EU Must Make Pesticide Reduction a Reality – 125 organisations

Here we republish the joint statement, signed by 125 organisations, on the withdrawal of the proposal for the Sustainable Use Regulation (SUR), the implications of this move, and what these organisations want to happen now. PDF of the letter, with references and names of all organisations, available below. 

We, the undersigned organisations, condemn the failure of the European Parliament, Council and Commission to deliver on a crucial element of the Green Deal: pesticide reduction. On February 6th 2024 the European Commission announced it would withdraw its proposal for the Sustainable Use Regulation (SUR), delaying by years urgently needed action to reduce the use and risks of synthetic pesticides in Europe.  

By failing to adopt an ambitious pesticide reduction law, the EU institutions betray more than a million citizens across Europe who expressed the pressing need to reduce pesticides, and to support farmers in doing so, through the ECI Save Bees and Farmers. Their demands deserve an answer, the next generations as well. Instead, what citizens have received is increased health and environmental risks and no commitment to sustainability, thus undermining the credibility of EU institutions.

The Commission decision to withdraw the SUR should not be presented as a ‘gift’ to farmers. It will only keep them trapped into the pesticide merry-go-round, further locking farming in unsustainable practices that impact farmers’ health, that of workers and citizens. Right from the outset, it was the pesticide and wider agribusiness industry – corporations that make big profits on the backs of farmers – who launched attacks on the Green Deal, Farm to Fork and Biodiversity Strategy

The farmers’ mobilisations taking place across Europe require answers that address the root causes of their low income and lack of prospects. Backtracking on environmental ambition is not the solution. On the contrary: if the climate and biodiversity crisis are not addressed, the challenges faced by farmers will only worsen. 

For decades, scientists have warned about the detrimental impact of pesticides. There is increasing scientific evidence linking exposure to synthetic pesticides to severe illnesses like cancer and Parkinson’s disease, with farmers and farm workers being the first affected. Last year, over 6000 scientists raised the alarm on the impact of pesticides on biodiversity and the crucial need of a strong regulation to drastically reduce the use of pesticides to ensure our long term food security

Producing food with less, if any, pesticides is possible, necessary and desirable for all in society. Extensive research and empirical data across Europe demonstrate the potential of Integrated Pest Management (IPM) and agroecological practices to reduce reliance on pesticide, while increasing the overall resilience of agricultural systems and reinforcing the financial sustainability of farms. Although IPM has been mandatory since 2014, implementation has been lacking, due to the absence of a robust, binding and supportive framework. The SUR proposal aimed to tackle these shortcomings. 

Instead of embracing profit-guided tools promoted by the agroindustry, like pesticides and genetically modified organisms, EU policies must focus on supporting farmers in shifting towards environmentally and socially sustainable agricultural models, such as organic and agroecological farming. The push for the deregulation of GMOs will only perpetuate an agricultural model that depends on synthetic pesticides and contribute to the heightened dependence of farmers on large corporations via patented seeds. In contrast, it is crucial for the EU to acknowledge, protect, and universally promote farmers’ traditional knowledge and know-how, and implement non-chemical alternatives to synthetic pesticides.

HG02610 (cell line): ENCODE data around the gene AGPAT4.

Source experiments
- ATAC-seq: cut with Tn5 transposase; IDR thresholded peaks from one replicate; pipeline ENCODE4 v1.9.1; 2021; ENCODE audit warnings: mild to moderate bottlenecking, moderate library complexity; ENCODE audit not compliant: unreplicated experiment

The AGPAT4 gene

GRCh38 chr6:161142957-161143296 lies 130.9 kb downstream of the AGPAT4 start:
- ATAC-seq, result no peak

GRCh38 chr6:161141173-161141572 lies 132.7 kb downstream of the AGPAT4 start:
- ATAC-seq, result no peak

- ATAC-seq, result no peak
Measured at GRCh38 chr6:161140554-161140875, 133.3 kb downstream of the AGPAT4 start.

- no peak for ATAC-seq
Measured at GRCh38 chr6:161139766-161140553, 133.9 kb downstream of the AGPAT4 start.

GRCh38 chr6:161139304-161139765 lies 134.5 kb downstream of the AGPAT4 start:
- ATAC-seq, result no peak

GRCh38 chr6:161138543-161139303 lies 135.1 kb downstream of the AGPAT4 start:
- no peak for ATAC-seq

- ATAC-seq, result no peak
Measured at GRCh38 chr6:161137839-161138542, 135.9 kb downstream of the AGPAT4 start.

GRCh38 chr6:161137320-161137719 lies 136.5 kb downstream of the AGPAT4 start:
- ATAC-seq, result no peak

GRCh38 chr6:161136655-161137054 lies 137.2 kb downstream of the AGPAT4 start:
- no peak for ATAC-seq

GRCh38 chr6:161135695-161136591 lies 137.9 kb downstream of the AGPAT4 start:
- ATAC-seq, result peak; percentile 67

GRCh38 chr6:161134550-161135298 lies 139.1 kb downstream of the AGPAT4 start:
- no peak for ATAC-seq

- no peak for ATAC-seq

Supporting farmers in the transition also means tackling the decades of policies that have led to this situation, with farmers being pushed to produce ever-more, ever-cheaper food. This has amounted to large profit margins for agribusiness but at great societal costs. The EU must ensure fair prices and a decent standard of living for farmers and farm workers, and protect their livelihoods. The reduction in pesticide use must also be accompanied by strong trade regulations that prevent unfair competition from products that do not respect EU rules. It is also high time for the EU to ban the production and exportation of pesticides which cannot legally be used on EU land. 

We call on the European Commission to keep the focus on the real issues faced by farmers, including fair incomes, while accelerating the transition towards resilient food systems not dependent on synthetic pesticides, and ensuring access to safe and nutritious food for all. An ambitious regulation at the European level for reducing pesticide use, aligned with the Farm to Fork objectives and the post-2020 Global Biodiversity targets, is urgently needed to make this transition possible, and must remain a priority of the next EU mandate.

Read the Joint-Statement-The-EU-must-make-pesticide-reduction-a-reality

EU and International Organisations

Agroecology Europe
Child Rights International Network (CRIN) Corporate Europe Observatory
Euro Coop European Coordination
Via Campesina (ECVC)
European Federation of Food, Agriculture and Tourism Trade Unions (EFFAT)
Fair Trade Advocacy Office Foodwatch International Friends of the Earth Europe
IFOAM Organics Europe Institute for Agriculture and Trade Policy (IATP)
Justice Pesticides
PAN Europe
SAFE Food Advocacy Europe
Slow Food International
Urgenci International
Community Supported Agriculture Network
Women Engage for a Common Future (WECF)

Full list of all national organisations available at the Joint-Statement-The-EU-must-make-pesticide-reduction-a-reality

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